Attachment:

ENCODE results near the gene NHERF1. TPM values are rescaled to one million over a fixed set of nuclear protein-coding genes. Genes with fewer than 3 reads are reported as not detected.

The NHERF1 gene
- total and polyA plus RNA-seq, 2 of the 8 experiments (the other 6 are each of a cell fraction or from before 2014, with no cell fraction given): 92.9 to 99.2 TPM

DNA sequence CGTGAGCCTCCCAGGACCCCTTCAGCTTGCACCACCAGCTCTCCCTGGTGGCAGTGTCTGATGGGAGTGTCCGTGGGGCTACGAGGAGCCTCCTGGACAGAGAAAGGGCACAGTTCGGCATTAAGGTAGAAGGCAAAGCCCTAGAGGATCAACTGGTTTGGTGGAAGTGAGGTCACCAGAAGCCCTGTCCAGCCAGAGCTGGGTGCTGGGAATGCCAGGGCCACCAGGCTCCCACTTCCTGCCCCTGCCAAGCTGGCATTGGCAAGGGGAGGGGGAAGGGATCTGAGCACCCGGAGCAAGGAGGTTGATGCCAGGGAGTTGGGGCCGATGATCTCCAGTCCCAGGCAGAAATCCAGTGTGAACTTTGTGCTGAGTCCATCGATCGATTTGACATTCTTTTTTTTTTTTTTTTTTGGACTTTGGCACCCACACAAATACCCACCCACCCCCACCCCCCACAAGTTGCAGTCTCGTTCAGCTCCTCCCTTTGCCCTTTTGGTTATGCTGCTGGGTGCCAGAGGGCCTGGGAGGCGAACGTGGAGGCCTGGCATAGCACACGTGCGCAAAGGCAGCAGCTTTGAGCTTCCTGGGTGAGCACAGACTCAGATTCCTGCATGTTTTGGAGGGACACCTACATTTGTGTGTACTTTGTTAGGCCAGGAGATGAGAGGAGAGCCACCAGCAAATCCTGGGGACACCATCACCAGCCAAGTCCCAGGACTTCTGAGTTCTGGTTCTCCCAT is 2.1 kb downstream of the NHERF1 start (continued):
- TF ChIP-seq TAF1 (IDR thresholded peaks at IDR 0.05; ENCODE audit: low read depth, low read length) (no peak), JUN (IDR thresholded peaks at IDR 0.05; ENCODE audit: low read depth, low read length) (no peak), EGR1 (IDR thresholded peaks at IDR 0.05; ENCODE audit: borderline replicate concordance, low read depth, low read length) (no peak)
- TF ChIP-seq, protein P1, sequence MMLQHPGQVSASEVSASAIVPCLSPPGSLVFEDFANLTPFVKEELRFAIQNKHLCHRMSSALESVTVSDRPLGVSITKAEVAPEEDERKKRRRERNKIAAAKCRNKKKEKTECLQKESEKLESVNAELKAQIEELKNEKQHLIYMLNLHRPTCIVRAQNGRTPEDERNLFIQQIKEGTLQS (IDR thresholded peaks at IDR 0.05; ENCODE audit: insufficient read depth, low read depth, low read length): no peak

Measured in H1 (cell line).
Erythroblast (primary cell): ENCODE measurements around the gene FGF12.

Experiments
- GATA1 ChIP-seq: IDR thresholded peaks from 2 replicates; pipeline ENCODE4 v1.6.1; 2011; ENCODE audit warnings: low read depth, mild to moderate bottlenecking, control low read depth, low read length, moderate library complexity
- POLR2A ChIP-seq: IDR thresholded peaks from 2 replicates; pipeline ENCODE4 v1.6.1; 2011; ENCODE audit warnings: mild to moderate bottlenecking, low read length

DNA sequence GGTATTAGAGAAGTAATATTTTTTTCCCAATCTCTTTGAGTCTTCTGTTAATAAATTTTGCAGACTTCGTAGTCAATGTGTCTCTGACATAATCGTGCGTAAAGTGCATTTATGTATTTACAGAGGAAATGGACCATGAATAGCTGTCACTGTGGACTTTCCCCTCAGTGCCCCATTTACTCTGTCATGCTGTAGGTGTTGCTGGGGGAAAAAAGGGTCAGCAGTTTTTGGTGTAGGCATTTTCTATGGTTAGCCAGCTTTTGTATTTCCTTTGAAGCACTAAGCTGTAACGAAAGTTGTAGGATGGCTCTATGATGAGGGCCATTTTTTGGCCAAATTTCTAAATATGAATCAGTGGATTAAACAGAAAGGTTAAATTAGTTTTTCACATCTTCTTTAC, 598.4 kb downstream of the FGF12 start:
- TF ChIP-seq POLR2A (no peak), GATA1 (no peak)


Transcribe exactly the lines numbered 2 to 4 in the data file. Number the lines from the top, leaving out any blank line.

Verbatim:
The NHERF1 gene
- total and polyA plus RNA-seq, 2 of the 8 experiments (the other 6 are each of a cell fraction or from before 2014, with no cell fraction given): 92.9 to 99.2 TPM

DNA sequence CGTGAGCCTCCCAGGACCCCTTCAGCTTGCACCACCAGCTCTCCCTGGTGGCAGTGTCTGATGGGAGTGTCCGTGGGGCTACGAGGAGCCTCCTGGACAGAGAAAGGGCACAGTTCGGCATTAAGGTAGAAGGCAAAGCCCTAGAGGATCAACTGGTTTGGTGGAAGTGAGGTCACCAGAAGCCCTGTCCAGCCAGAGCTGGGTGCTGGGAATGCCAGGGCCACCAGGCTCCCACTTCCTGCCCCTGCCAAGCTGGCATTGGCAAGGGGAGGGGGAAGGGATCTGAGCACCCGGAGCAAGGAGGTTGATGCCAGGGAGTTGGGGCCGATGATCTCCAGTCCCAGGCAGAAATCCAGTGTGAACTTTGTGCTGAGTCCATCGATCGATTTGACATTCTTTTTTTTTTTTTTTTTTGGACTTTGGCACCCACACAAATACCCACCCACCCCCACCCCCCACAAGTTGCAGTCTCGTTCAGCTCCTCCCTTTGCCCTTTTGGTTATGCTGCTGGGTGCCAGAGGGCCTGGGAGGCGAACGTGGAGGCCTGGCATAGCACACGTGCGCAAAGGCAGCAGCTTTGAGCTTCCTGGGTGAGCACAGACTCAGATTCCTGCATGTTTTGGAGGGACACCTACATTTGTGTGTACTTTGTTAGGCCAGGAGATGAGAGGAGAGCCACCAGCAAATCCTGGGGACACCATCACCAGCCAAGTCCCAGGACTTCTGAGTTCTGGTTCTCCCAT is 2.1 kb downstream of the NHERF1 start (continued):